Unfortunately I need to stay in London and I'm offering an access course so UCL is off the books. Seems King's is the only way to go but I'm worried about putting all my eggs in that basket...
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Dechante
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(Original post by Zurcs)
That's really helpful. Thank you!

After a little more digging, I think I'd like focus on epigenetic biomarkers in psychiatry, maybe through the lens of embodiment - the interactions between people / environment and its molecular expression. Psychology bores me a little so probably not the best course for me - much more comfortable problem solving physical systems.

Unfortunately I need to stay in London and I'm offering an access course so UCL is off the books. Seems King's is the only way to go but I'm worried about putting all my eggs in that basket...
I applied for neuroscience and if all goes well tomorrow I will be going Exeter but I looked at several unis so maybe I can help you. Look at the modules for unis (unfortunately you can only go live in London) so that leaves UCL, KCL and Queen Mary's. My interest is also psychiatry so I get what you mean and I plan to take the neuropsychiatric and psychology modules in year 2 there. You could always apply for a four year course and try to do research in psychiatry (which is what I plan to do) or you could also do a masters in psychiatric medicine. However, you still have years left to decide what you want to do with that degree.
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supergrad
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(Original post by Zurcs)
That's really helpful. Thank you!

After a little more digging, I think I'd like focus on epigenetic biomarkers in psychiatry, maybe through the lens of embodiment - the interactions between people / environment and its molecular expression. Psychology bores me a little so probably not the best course for me - much more comfortable problem solving physical systems.

Unfortunately I need to stay in London and I'm offering an access course so UCL is off the books. Seems King's is the only way to go but I'm worried about putting all my eggs in that basket...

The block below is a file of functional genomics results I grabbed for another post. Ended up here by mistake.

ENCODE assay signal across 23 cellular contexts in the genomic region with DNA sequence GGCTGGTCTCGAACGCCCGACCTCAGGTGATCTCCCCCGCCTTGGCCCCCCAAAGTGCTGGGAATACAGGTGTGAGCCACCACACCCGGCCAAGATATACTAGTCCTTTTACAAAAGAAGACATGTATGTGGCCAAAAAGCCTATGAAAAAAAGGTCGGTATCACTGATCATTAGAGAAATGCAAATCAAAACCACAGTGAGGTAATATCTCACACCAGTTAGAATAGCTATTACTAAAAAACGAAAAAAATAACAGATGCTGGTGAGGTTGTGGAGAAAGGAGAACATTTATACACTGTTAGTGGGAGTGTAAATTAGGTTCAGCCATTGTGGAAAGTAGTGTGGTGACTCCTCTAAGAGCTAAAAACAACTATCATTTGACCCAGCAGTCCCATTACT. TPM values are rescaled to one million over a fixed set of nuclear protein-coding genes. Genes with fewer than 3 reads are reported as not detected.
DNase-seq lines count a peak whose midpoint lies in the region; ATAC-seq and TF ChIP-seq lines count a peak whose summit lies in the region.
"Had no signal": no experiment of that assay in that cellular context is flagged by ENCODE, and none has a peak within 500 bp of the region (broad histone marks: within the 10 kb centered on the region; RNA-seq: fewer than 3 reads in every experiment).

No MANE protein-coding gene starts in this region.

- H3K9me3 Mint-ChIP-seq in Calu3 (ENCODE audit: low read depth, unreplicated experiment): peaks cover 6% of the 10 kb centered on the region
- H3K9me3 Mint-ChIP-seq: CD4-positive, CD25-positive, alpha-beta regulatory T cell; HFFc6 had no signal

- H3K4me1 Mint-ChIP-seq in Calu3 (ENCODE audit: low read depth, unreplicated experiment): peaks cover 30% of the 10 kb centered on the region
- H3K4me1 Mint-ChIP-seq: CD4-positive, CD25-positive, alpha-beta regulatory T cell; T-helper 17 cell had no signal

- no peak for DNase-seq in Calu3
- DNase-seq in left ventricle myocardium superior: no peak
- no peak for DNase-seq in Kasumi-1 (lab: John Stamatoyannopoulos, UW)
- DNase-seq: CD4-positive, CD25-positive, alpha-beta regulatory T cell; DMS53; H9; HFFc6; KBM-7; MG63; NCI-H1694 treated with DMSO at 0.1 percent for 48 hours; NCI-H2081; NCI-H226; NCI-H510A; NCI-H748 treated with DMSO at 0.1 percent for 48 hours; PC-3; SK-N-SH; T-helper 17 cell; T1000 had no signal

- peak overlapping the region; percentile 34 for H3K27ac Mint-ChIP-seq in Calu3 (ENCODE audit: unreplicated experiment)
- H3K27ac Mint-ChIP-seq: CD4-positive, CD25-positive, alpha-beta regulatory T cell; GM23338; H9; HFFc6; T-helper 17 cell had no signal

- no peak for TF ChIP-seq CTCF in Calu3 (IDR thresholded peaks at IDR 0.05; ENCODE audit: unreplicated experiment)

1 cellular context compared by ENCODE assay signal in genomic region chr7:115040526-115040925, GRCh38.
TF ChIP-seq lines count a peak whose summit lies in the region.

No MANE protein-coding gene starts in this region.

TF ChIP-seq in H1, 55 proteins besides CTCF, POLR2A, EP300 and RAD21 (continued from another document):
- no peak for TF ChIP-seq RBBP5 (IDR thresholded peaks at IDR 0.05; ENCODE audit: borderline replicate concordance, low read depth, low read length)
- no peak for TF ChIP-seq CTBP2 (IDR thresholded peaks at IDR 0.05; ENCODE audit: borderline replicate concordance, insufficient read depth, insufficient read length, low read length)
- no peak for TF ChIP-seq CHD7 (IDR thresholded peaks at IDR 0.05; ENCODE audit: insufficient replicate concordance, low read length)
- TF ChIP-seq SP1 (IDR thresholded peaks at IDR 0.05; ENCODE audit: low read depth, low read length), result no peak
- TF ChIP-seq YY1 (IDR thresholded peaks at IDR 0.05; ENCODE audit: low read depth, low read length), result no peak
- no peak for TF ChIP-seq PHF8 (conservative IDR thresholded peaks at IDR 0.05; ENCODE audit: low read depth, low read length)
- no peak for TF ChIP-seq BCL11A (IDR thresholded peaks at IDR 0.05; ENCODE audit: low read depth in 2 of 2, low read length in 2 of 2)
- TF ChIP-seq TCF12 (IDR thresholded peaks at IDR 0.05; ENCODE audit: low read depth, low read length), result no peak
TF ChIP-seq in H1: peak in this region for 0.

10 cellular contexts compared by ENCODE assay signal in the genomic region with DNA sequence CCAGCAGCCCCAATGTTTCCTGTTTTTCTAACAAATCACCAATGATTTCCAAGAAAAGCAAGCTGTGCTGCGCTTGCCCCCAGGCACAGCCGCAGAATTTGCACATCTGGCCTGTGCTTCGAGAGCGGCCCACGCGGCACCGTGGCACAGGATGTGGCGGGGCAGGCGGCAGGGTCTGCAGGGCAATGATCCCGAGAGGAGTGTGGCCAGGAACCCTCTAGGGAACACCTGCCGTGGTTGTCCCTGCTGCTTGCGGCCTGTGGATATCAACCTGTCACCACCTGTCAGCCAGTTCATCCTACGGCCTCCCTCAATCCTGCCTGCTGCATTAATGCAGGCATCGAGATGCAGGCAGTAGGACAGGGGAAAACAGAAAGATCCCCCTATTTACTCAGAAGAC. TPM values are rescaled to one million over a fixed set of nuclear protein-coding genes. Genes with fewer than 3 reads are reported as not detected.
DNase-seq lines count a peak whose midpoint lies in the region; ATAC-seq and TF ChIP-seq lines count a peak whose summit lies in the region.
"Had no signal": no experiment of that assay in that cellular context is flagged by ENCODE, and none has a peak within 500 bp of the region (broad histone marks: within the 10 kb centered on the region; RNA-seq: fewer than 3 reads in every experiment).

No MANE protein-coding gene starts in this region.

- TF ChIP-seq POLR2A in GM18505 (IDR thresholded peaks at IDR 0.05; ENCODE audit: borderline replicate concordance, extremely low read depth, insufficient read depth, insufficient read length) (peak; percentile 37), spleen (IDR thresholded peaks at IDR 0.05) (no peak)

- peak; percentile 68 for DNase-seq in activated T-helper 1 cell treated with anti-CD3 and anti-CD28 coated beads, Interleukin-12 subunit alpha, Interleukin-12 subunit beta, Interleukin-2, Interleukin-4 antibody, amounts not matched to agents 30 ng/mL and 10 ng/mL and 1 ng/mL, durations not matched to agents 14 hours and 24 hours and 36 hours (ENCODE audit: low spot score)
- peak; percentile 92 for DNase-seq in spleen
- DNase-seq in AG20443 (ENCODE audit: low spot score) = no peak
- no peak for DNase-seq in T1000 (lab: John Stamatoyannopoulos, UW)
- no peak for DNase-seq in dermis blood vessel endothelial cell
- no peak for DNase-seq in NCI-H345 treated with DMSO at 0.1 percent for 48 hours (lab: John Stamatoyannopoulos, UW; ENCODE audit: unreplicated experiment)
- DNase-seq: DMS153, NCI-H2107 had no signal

What are your current qualifications?

King’s has a lot of research opportunities available in different fields (I chose developmental neurobiology and I absolutely loved it, I had very supportive colleagues and supervisors) during the undergrad/integrated masters and masters in neuro programme... most researchers are very happy to take on students in their labs for further experience following their lab projects (for them it’s an extra pair of (trained) hands)- however you will have to take the initiative

my supervisor was kind enough to push for my work being published.. i know this is down to the type of supervisor you have but most of friends had similarly positive experiences on the course
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Zurcs
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Hey Super.

My A levels have expired and I've an art degree so, I'll be offering a science access course and an AS level in maths. As I need to stay in London, I'm narrowed to King's as UCL and QSMUL don't accept these qualifications for the Neuroscience BSc.

My worry is that my past work around the arts and neuro may be a hard sell and just may not fit into what they're about. Do you think they'd be welcoming to someone with my background - maybe I should omit that from my application? To increase my chances, do you think it wise to also apply for biochemistry and switch to neuro after the common year?
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supergrad
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(Original post by Zurcs)
Hey Super.

My A levels have expired and I've an art degree so, I'll be offering a science access course and an AS level in maths. As I need to stay in London, I'm narrowed to King's as UCL and QSMUL don't accept these qualifications for the Neuroscience BSc.

My worry is that my past work around the arts and neuro may be a hard sell and just may not fit into what they're about. Do you think they'd be welcoming to someone with my background - maybe I should omit that from my application? To increase my chances, do you think it wise to also apply for biochemistry and switch to neuro after the common year?
If you meet their entry requirements then your art background (I personally think) will make you stand out, so definitely include it (in a way that reflects and emphasises your skills and qualities)... It is quite easy to transfer over to another bioscience towards the end of CYO so if that is the route you want to take then it’s still an idea- however there is probably no need for this. If you are still concerned, you can drop an email to bioscience admissions and ask them for advice. I’m sure you have a lot to offer with your background so please don’t be discouraged because it’s a bit different! It will just make you stand out 😊